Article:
The WHO guideline values are set for the protection of health, and are generally stricter than the comparable politically agreed EU standards.
The evidence for the impact of aerosols on public health is consistent in both developed and developing countries, that is, the current levels of aerosol exposure to urban populations will have harmful effects on health. The health effects of aerosols are multifaceted, but mainly affect the respiratory and cardiovascular systems; all populations can be affected by aerosols, and their susceptibility varies depending on health status or age. As the level of aerosol exposure increases, so does the risk of various health effects, but little evidence provides a threshold for aerosols below which exposure does not produce expected health hazard effects. In fact, although exposure to particulate matter in the low concentration range will produce health hazard effects, its concentration value is not significantly higher than the environmental background value. For example, in the United States and Western European countries, the concentration of fine particulate matter (particulate matter with a particle size of less than 2.5 μm, PM 2.5 ) that produces health hazards is estimated to be only 3–5 μg/m 3 higher than the environmental background . Epidemiological studies have shown that short-term or long-term exposure to aerosols can have adverse health effects on humans.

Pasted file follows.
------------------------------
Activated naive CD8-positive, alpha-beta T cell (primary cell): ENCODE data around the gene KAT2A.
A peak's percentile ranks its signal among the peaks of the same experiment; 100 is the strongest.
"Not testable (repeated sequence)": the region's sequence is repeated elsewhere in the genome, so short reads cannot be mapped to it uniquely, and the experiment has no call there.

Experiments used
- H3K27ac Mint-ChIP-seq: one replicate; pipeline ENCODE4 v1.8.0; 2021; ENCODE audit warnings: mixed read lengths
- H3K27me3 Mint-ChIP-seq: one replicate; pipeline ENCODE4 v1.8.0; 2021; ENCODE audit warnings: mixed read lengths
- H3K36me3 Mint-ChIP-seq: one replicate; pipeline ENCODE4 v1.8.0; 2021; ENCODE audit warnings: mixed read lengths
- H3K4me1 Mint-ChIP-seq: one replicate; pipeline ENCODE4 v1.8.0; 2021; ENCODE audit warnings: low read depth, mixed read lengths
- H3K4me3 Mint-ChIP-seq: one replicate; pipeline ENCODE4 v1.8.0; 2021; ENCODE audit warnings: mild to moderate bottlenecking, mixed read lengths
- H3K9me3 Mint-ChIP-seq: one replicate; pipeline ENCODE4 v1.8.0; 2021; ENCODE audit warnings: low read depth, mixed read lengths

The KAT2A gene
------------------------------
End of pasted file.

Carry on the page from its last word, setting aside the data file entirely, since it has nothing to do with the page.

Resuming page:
The choice of indicative aerosol is also a consideration. At present, the data of most conventional air quality monitoring systems are based on the monitoring of PM 10 , and aerosols of other particle sizes are not monitored. PM 10 represents aerosols that can enter the human respiratory tract, including two particle sizes, namely particulate matter (with a particle size between 2.5 and 10 μm) and fine particulate matter (with a particle size of less than 2.5 μm, PM 2.5), which are considered to be closely related to urban related to the population health effects observed in The former mainly arises from mechanical processes such as construction activities, road dust and wind; while the latter mainly arises from fuel combustion.
In most urban environments, coarse particulate matter and fine particulate matter coexist, but the proportions of these two types of particulate matter vary significantly among cities in the world due to local geographical conditions, meteorological factors, and the presence of special particulate matter pollution sources. Combustion of wood and other biomass fuels can be an important source of particulate matter, mainly fine particulate matter (PM 2.5 ), in some regions. Although few comparative epidemiological studies have been conducted on the relative toxicity of fossil fuel and biomass fuel combustion products, the health effects have been found to be similar in many cities in developing and developed countries. Therefore, it is reasonable to assume that the health effects of PM 2.5 from two different sources are roughly the same.
For the same reason, the WHO air quality guidelines for particulate matter can also be used in indoor environments. A large number of people are exposed to high-concentration indoor aerosols. Indoor aerosols mainly come from the intrusion of air pollutants and smoking, cooking and burning.